Following the evaluation of the measurement model, the structural model was tested, and the causal links identified in the proposed research model were examined. The coefficient of determination (r2) for each dependent variable (endogenous variables) and path coefficients (β) were obtained in the model using the PLS-SEM method.

The coefficient of determination (r2) indicates the percentage of the model’s dependent structure is exposed by independent (exogenous) structures. In the PLS method, values of 0.67, 0.33, and 0.19 r2 are defined as strong, moderate, and weak, respectively (Chin, 1998). Table 6 gives the r2 values of the endogenous variables. In the proposed model, 86.9% of learners’ beliefs that VLs are useful (PU), 56.5% of learners’ beliefs that they can easily carry out their experiments in VLs without effort (PEU), 74% of learners’ future intentions to use VLs (BI), and 58.8% of learners’ attitudes towards VL (A) are explained by other variables affecting these variables. The r2 values obtained for PU and BI are strong, and the r2 values obtained for PEU and A have moderate values. This suggests that the proposed model is quite successful at explaining learners’ intentions to use a VL.

Table 6

Variance Explanation Results

Variable r2
PU 0.869
PEU 0.565
BI 0.740
A 0.588

*Note. r2 = coefficient of determination; PU = perceived usefulness; PEU = perceived ease of use; BI = behavioural intention; A = attitude.

The path coefficients (β) indicate the magnitude of the causal relation between the constructs, that is, the magnitude of effect of one variable on the other. For the model proposed, the path coefficients (between the arrows) and the r2 values (in the boxes) are shown in Figure 5. For example, it can be said that the effect of PU on BI (β = 0.621) is strong, A (β = 0.299) is moderate, and U (β = -0.039) is very weak. The path coefficients in the model are found to be positive except for the path coefficient between U and BI. A negative path coefficient indicates that the causal relation is negative.

Figure 5

Partial Least Squares Analysis Results

The bootstrap method was used to estimate the statistical significance of the path coefficients in the model, and t statistics and standard errors were produced. Hypotheses were tested using the t values. In this study, the bootstrap analysis was performed with 500 subsamples. Figure 6 displays a graphical representation of the bootstrap output along with the t values.

Figure 6

Bootstrap Output With t Values

*Note. One-tailed *p < .05. **p < .01. ***p < .001.

Table 7 summarizes the hypothesis results; 9 of the 12 hypotheses are supported. All hypotheses related to TAM variables (H1, H2, H3, H5) were supported except for the causal relation between PEU and A (H4). In addition, the effect of U on BI was not significant (H6) (t = 0.446; p > .05).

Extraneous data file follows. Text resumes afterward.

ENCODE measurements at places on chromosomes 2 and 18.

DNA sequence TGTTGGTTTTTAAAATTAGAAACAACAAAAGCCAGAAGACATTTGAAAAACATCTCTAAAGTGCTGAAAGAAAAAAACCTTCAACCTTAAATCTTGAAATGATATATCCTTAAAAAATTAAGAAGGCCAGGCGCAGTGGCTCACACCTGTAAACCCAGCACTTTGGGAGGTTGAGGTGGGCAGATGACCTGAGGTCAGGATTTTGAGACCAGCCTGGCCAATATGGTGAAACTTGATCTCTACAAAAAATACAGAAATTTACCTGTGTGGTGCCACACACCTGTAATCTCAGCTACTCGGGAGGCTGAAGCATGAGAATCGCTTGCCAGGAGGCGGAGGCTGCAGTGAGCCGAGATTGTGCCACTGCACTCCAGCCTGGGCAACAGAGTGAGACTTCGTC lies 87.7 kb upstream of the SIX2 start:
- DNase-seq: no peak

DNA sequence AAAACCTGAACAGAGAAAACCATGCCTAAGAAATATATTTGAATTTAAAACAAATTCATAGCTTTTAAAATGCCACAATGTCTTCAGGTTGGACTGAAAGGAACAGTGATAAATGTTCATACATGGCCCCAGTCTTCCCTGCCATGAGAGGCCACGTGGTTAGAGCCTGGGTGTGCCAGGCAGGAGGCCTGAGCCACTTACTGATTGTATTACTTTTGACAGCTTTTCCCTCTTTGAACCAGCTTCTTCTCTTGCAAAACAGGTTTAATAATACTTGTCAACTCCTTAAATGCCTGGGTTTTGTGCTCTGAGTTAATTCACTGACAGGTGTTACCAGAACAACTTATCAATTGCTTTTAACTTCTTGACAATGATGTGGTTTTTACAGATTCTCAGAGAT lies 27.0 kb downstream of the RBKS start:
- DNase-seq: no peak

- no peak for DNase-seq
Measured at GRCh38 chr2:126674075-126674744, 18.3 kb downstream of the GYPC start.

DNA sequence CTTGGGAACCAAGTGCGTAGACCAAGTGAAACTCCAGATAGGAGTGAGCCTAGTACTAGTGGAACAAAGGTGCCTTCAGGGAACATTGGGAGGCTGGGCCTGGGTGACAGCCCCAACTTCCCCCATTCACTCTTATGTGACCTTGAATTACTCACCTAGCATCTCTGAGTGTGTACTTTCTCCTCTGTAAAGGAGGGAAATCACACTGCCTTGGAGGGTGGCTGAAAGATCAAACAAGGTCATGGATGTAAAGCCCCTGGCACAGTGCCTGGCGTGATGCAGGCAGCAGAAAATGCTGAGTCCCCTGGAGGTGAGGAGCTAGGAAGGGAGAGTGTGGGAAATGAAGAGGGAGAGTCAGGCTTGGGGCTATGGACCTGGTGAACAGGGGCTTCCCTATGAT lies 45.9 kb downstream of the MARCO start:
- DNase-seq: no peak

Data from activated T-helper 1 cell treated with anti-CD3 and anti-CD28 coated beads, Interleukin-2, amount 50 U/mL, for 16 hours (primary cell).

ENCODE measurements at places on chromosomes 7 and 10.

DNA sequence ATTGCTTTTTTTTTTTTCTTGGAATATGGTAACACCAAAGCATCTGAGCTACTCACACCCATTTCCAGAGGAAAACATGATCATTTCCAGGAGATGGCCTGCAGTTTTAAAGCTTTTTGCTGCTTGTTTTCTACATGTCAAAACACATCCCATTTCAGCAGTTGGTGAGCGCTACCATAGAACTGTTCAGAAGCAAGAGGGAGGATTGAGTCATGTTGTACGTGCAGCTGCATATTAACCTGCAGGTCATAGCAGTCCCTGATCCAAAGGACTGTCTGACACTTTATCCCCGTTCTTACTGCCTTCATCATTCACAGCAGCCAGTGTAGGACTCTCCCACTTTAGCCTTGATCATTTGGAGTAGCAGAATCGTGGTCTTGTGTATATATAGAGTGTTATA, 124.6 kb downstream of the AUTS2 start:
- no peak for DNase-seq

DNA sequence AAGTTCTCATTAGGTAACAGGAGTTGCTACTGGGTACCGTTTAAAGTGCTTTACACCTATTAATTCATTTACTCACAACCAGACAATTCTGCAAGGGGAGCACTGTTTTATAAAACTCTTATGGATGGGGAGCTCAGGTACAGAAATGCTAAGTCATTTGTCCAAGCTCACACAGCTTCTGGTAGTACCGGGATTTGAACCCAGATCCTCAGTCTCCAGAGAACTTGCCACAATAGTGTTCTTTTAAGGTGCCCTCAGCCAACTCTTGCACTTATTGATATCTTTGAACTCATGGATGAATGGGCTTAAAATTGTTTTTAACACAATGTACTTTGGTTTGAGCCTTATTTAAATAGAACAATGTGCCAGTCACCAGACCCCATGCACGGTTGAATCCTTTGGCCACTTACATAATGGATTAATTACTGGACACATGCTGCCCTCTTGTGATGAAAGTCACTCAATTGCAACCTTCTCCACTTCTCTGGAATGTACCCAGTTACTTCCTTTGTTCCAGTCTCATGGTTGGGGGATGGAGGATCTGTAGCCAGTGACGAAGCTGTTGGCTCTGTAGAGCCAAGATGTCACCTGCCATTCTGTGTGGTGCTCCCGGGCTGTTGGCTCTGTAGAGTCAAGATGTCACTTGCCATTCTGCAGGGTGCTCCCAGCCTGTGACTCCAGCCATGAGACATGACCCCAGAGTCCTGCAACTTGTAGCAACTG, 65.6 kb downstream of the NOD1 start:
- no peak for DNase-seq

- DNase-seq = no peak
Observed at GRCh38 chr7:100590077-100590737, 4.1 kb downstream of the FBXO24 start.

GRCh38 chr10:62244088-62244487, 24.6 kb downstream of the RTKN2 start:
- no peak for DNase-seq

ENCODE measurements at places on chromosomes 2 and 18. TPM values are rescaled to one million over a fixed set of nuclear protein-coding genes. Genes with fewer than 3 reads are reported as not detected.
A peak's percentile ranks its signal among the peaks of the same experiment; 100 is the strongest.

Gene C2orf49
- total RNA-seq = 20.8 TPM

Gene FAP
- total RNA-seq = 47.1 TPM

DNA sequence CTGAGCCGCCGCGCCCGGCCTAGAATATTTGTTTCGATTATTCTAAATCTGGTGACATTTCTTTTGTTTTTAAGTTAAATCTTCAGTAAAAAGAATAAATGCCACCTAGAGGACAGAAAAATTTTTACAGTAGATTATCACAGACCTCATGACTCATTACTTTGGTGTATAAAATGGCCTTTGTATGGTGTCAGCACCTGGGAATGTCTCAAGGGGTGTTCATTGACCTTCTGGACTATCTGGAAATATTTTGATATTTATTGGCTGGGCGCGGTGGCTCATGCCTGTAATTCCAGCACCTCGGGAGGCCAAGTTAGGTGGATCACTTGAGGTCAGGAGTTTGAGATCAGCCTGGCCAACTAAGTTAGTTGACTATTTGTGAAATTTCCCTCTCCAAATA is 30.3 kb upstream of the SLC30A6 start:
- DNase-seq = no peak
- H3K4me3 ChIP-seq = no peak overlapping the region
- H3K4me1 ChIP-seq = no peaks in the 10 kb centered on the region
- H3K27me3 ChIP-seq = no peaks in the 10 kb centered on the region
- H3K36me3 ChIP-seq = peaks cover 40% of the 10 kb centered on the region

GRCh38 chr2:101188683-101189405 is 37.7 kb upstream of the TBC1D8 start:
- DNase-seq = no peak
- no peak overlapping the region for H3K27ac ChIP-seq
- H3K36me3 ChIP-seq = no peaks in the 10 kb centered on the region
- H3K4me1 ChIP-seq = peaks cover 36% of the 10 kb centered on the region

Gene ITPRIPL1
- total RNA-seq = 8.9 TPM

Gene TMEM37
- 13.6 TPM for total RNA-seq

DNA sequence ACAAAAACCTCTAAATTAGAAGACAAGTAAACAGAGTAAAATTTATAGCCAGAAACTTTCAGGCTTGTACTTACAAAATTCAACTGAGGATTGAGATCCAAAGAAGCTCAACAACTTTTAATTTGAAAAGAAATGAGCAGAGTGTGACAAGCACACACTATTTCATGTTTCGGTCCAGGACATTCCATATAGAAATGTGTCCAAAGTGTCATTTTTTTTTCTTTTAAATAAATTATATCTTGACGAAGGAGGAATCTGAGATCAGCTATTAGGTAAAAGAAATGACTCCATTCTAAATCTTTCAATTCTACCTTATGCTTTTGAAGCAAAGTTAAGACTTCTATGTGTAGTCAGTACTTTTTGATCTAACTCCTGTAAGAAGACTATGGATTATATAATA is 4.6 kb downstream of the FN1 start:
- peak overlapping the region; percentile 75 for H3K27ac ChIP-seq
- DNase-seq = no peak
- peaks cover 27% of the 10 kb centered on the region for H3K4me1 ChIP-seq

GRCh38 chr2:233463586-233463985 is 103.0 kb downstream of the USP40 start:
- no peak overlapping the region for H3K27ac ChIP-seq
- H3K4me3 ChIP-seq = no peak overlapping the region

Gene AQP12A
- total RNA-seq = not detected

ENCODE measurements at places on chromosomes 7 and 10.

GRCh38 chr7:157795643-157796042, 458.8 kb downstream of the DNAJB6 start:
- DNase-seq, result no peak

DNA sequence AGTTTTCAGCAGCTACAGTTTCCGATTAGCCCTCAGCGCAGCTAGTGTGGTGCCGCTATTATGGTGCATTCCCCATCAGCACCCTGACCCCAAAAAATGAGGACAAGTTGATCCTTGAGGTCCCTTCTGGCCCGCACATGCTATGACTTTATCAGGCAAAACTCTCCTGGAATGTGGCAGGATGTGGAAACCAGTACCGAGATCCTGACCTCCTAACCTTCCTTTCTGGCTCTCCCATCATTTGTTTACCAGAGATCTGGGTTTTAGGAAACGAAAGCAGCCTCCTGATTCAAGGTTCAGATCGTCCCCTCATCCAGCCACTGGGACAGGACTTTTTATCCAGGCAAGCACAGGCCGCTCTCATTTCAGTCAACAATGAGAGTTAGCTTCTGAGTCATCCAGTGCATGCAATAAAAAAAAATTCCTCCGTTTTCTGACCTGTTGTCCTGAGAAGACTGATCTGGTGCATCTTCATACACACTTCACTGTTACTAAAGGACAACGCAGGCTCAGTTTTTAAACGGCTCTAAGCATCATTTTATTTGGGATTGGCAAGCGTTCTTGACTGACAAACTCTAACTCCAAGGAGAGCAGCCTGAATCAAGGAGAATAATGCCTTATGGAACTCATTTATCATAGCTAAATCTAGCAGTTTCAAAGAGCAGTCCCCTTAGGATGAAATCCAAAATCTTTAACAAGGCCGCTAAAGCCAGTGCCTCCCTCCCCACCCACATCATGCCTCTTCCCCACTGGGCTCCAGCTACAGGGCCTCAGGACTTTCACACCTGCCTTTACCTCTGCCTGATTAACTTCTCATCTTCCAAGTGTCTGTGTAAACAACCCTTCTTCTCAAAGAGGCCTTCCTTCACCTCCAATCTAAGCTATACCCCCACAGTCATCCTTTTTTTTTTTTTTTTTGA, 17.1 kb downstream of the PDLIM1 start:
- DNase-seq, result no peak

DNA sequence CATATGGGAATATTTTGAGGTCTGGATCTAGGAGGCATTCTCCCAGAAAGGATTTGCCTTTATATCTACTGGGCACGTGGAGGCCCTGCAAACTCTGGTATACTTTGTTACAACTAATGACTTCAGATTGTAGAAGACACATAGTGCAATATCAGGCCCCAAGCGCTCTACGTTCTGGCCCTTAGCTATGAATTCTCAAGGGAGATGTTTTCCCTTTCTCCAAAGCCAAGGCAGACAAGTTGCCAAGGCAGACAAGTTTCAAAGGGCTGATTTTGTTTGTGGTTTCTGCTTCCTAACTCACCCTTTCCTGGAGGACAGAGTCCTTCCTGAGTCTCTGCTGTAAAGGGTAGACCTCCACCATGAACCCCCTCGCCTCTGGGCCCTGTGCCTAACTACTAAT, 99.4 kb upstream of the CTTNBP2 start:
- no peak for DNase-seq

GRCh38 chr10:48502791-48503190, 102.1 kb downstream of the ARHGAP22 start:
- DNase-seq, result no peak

Table 7

Summary of Hypotheses Results

Hypothesis Path coefficients t Result
H1 PU → A 0.697 4.673*** Supported
H2 PU → BI 0.621 4.309*** Supported
H3 PEU → PU 0.139 1.701* Supported
H4 PEU → A 0.108 0.650 Not supported
H5 A → BI 0.299 1.700* Supported
H6 U → BI -0.039 0.446 Not supported
H7 PS → PEU 0.281 2.477** Supported
H8 CASE → PEU 0.255 1.427 Not supported
H9 VLSE → PEU 0.405 2.268* Supported
H10 RA → PU 0.349 2.662** Supported
H11 SC → PU 0.248 2.018* Supported
H12 MTV → PU 0.362 3.707*** Supported

*Note. PU = perceived usefulness; A = attitude; BI = behavioural intention; PEU = perceived ease of use; U = percieved usage; PS = perceived support; CASE = circuit analysis self-efficacy; VLSE = virtual laboratories self-efficacy; RA = relative advantage; SC = system characteristics; MTV = motivation.
One-tailed *p < .05. **p < .01. ***p < .001.

The effect size (f2) measures how the value of r2 changes when a variable is subtracted from the model. In other words, the subtracted exogenous variable is used to evaluate whether it has an effect on the r2 value of the endogenous structure. Effect sizes of 0.02, 0.15, and 0.35 mean small, medium, and large influences, respectively (Cohen, 1988). Table 8 shows the effect size results for each variable. In the production of the r2 value of the BI variable, it is seen that the effect of PU is large, A is small, and PEU is small. In the production t2 value of the PU variable, the effects of learners’ motivation to use the virtual lab (MTV), the advantages of using VLs together with other existing materials (RA), and learners’ perceptions of virtual labs to resemble real lab environments (SC) are moderate, and PEU is small. In the production r2 value of the PEU variable, self-efficacy perceptions (VLSE) for learners using VL (VLSE) and perceptions of learners about the availability of the resources they need during their VL use (PS) has a moderate effect, and self-efficacy perceptions about being able to perform experiments in the real-time VL (CASE) has a small effect. If r2 of the variable A is produced, the PU has a large effect, while the PEU has a small effect.

Table 8

Effect Size Results

Behavioural intention
PU 0.621
U 0.005
A 0.133
Perceived usefulness
PEU 0.062
RA 0.287
MTV 0.345
SC 0.147
Perceived ease of use
PS 0.150
CASE 0.097
VLSE 0.237
PU 0.761
PEU 0.018

*Note. PU = perceived usefulness; U = percieved usage; A = attitude; PEU = perceived ease of use; RA = relative advantage; MTV = motivation; SC = system characteristics; PS = perceived support; CASE = circuit analysis self-efficacy; VLSE = virtual laboratories self-efficacy.